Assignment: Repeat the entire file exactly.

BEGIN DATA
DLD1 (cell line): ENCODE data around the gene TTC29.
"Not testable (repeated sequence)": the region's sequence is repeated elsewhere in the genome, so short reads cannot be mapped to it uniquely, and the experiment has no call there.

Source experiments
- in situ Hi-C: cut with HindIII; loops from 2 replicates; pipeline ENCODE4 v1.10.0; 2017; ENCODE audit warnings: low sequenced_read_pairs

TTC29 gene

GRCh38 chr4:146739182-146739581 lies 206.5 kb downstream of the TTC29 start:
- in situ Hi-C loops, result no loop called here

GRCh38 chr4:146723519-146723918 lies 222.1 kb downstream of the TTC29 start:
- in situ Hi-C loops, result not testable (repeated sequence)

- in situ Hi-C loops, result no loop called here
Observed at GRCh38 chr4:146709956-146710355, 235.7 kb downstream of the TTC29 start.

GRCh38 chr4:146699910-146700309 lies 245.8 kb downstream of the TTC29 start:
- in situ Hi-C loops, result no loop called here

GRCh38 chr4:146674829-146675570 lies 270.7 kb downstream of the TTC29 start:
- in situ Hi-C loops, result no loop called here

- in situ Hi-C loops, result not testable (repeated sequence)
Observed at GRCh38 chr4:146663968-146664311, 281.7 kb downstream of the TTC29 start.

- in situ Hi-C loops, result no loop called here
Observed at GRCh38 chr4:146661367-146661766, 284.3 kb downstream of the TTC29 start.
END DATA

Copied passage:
DLD1 (cell line): ENCODE data around the gene TTC29.
"Not testable (repeated sequence)": the region's sequence is repeated elsewhere in the genome, so short reads cannot be mapped to it uniquely, and the experiment has no call there.

Source experiments
- in situ Hi-C: cut with HindIII; loops from 2 replicates; pipeline ENCODE4 v1.10.0; 2017; ENCODE audit warnings: low sequenced_read_pairs

TTC29 gene

GRCh38 chr4:146739182-146739581 lies 206.5 kb downstream of the TTC29 start:
- in situ Hi-C loops, result no loop called here

GRCh38 chr4:146723519-146723918 lies 222.1 kb downstream of the TTC29 start:
- in situ Hi-C loops, result not testable (repeated sequence)

- in situ Hi-C loops, result no loop called here
Observed at GRCh38 chr4:146709956-146710355, 235.7 kb downstream of the TTC29 start.

GRCh38 chr4:146699910-146700309 lies 245.8 kb downstream of the TTC29 start:
- in situ Hi-C loops, result no loop called here

GRCh38 chr4:146674829-146675570 lies 270.7 kb downstream of the TTC29 start:
- in situ Hi-C loops, result no loop called here

- in situ Hi-C loops, result not testable (repeated sequence)
Observed at GRCh38 chr4:146663968-146664311, 281.7 kb downstream of the TTC29 start.

- in situ Hi-C loops, result no loop called here
Observed at GRCh38 chr4:146661367-146661766, 284.3 kb downstream of the TTC29 start.